Item #1928 [COLD WAR AND CULTURAL INTERACTION] V Amerike [i.e. In America]. O. Vereisky.
[COLD WAR AND CULTURAL INTERACTION] V Amerike [i.e. In America]
[COLD WAR AND CULTURAL INTERACTION] V Amerike [i.e. In America]
[COLD WAR AND CULTURAL INTERACTION] V Amerike [i.e. In America]
[COLD WAR AND CULTURAL INTERACTION] V Amerike [i.e. In America]
[COLD WAR AND CULTURAL INTERACTION] V Amerike [i.e. In America]
[COLD WAR AND CULTURAL INTERACTION] V Amerike [i.e. In America]
[COLD WAR AND CULTURAL INTERACTION] V Amerike [i.e. In America]

[COLD WAR AND CULTURAL INTERACTION] V Amerike [i.e. In America]

Moscow: Sovetskii khudozhnik, 1965. Item #1928

102 pp.: ill. 19,5x19,5 cm. In original illustrated dust jacket and original illustrated wrappers. Minor fragments of dust jacket lost, tear repaired with paper, some stains on spine and blank leaf, few ink notes on rear side of covers and blank leaf. Otherwise a very good copy with clean pages.

It is a well-illustrated travel account created by Soviet artist Orest Vereisky (1915-1993). He was born into a family of well-known Russian and Soviet artist Georgy Vereisky (1886-1962). Among his art mentors were his father himself and avantgarde artist Alexander Osmerkin. Orest Vereisky gained fame as a book illustrator of wartime and post-war works. He also released diverse series of drawings, watercolors and lithographs which he created during trips to Czechoslovakia, Syria, Lebanon, Egypt (all in 1955), Finland (1957), Iceland (1958) and the USA (1960 and 1963).

In the late 1950s, after a long break, the Soviet Union restarted sending privileged artists to the United States on creative missions. On their return, these artists showed etudes, sketches and paintings based on what they had seen during American travels at official exhibitions, as well as their works were published in large magazines “Iunost”, “Ogonek”, “Kul’tura i zhizn’”, etc. These trips were a part of a grandiose exchange program approved between the USA and the USSR in 1958. International tours had been organized for Bolshoi Theater and various dance ensembles, delegations of writers, journalists and musicians. Artists like V. Goryaev, I. Semyonov, Ia. Romas, O. Vereisky, T. Salakhov, V. Ryndin, A. Shmarinov et al. joined them. During the Cold War, the official
cultural sphere was also a testing ground for mutual propaganda and was closely intertwined with political decisions made at one time or another.

Orest Vereisky had been to America twice. He made the first trip together with Leningrad artist Andrei Mylnikov. For the second time, Vereisky visited the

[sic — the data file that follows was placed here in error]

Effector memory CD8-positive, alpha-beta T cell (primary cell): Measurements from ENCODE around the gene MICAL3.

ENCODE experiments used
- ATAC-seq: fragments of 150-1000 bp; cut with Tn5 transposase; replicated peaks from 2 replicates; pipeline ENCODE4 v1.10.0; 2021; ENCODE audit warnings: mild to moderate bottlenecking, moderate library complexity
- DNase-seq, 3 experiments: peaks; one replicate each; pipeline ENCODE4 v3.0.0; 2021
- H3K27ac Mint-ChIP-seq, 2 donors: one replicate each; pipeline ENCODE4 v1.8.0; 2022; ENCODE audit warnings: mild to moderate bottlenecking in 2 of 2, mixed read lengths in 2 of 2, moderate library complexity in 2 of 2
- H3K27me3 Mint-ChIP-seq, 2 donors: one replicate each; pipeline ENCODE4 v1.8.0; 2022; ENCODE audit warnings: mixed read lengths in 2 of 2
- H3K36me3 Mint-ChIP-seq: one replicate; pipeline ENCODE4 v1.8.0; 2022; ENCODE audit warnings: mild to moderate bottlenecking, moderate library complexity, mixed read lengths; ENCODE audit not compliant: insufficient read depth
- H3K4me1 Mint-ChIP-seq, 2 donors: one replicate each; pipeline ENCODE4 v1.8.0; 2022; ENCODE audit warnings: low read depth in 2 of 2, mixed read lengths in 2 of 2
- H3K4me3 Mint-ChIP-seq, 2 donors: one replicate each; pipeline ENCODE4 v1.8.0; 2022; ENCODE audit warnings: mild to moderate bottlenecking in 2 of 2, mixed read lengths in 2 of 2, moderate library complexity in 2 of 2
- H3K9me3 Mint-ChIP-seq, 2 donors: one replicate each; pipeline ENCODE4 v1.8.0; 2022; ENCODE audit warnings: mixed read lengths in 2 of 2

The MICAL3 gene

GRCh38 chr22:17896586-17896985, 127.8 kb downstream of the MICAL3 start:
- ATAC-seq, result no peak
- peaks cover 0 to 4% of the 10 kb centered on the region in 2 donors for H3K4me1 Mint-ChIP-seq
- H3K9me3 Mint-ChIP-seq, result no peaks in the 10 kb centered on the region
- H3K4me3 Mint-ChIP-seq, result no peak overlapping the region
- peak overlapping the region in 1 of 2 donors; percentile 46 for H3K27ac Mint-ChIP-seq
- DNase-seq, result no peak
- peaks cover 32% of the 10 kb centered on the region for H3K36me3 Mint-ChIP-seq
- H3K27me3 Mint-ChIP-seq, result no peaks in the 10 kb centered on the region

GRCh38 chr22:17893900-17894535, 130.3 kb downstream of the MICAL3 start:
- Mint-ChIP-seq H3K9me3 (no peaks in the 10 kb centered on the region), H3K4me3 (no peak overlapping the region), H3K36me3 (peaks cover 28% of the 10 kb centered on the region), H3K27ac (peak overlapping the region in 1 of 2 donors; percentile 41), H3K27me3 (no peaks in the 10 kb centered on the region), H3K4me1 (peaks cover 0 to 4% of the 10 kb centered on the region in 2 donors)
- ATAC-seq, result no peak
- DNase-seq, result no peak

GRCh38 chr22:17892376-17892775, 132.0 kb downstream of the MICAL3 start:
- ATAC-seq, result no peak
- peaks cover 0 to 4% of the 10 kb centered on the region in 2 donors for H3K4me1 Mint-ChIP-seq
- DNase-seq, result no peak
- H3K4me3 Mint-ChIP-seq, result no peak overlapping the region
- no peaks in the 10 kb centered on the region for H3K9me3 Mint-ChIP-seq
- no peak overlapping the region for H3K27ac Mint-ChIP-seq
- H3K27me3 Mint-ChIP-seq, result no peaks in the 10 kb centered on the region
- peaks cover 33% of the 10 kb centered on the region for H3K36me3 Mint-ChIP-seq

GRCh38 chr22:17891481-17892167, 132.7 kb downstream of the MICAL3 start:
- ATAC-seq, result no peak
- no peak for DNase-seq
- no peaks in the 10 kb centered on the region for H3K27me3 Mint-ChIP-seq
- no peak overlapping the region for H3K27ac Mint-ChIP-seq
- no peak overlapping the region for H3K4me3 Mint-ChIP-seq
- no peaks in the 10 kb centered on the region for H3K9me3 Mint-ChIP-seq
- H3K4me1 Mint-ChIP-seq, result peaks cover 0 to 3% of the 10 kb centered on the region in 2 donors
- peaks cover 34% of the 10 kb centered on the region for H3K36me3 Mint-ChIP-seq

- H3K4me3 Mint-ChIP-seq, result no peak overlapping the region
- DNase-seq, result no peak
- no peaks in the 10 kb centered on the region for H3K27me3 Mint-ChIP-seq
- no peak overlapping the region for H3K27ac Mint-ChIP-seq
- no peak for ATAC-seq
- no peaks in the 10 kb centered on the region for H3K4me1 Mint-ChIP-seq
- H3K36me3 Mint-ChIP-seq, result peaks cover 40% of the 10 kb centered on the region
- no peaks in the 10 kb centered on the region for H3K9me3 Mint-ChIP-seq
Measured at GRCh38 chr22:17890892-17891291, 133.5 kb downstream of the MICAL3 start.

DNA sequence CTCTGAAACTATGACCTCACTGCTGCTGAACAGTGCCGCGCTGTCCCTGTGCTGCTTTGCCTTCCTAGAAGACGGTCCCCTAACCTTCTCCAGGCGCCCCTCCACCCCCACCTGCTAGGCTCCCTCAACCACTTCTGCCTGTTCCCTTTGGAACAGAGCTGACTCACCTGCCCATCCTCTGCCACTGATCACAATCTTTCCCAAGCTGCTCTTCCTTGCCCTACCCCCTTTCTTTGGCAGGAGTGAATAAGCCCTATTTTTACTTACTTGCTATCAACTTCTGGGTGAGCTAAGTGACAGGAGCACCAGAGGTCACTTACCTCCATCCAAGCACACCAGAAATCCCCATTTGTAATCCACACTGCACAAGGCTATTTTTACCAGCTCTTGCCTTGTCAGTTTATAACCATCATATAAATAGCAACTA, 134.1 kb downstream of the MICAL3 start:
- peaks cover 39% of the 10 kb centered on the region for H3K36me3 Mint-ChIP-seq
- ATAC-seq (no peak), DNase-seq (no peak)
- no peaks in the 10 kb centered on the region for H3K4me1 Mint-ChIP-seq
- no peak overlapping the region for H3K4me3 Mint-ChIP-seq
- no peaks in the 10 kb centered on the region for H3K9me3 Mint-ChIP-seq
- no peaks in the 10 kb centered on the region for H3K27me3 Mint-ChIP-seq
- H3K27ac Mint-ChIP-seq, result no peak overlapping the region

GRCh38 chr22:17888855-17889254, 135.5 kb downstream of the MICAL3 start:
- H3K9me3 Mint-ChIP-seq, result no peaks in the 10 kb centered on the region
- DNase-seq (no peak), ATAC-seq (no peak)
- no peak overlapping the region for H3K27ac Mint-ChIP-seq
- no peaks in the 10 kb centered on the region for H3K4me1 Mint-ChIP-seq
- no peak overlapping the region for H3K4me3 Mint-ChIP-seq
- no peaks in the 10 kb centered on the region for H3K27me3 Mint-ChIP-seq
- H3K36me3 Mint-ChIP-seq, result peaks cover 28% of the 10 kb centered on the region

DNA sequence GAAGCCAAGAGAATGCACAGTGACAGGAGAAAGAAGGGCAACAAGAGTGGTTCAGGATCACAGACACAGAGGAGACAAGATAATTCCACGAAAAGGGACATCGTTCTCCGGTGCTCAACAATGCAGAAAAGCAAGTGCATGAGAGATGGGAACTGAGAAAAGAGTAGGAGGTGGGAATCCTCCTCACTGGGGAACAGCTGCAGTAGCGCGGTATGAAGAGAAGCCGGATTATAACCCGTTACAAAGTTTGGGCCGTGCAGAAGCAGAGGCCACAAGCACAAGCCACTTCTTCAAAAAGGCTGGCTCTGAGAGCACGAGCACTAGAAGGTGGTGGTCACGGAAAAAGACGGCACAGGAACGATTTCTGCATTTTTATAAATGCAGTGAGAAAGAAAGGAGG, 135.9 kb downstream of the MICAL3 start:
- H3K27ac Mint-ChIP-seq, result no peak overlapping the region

country with the 1963 Exhibition of Soviet Graphic Arts. From November 1963 to February 1964, the Exhibition of Soviet Graphic Arts was held in New York, Philadelphia, Washington, Chicago and Milwaukee. In the book “In America”, Vereisky tells about 12 of 120 days of the trip. Focusing on the everyday life of Americans, the artist shows Black and White people, adults and children, students, workers, artists, baseball players, etc. There is a story about John Kennedy’s election campaign in 1960 and about the assassination of the president in 1963 – the artist witnessed people’s reactions and general atmosphere in both cases. Vereisky publishes a detailed description of the artistic life of America and stories about meetings with artists, gallery owners, and Russian emigrants.

There is politically engaged art criticism about the superiority of realism over abstractionism. Vereisky is biased towards abstract art, repeatedly sadly informs the reader about the dominance of abstract painting in beautiful American museums and also focuses on the fact that this language is incomprehensible to the ordinary American. In 1964, drawings from the 1963-1964 trip were displayed in the Pushkin State Museum of Fine Arts. In 1973, one Moscow venue held a joint exhibition of several artists on their American trips. New York Times correspondent Christopher S. Wren rated Vereisky’s works better than others.

Worldcat shows copies located in LoC, Columbia, Harvard, Yale, Princeton, Illinois, Wisconsin, Ohio, Duke, Pennsylvania, Massachusetts, Washington, Brown Universities, New College of Florida, NYPL and Alaska State Library.

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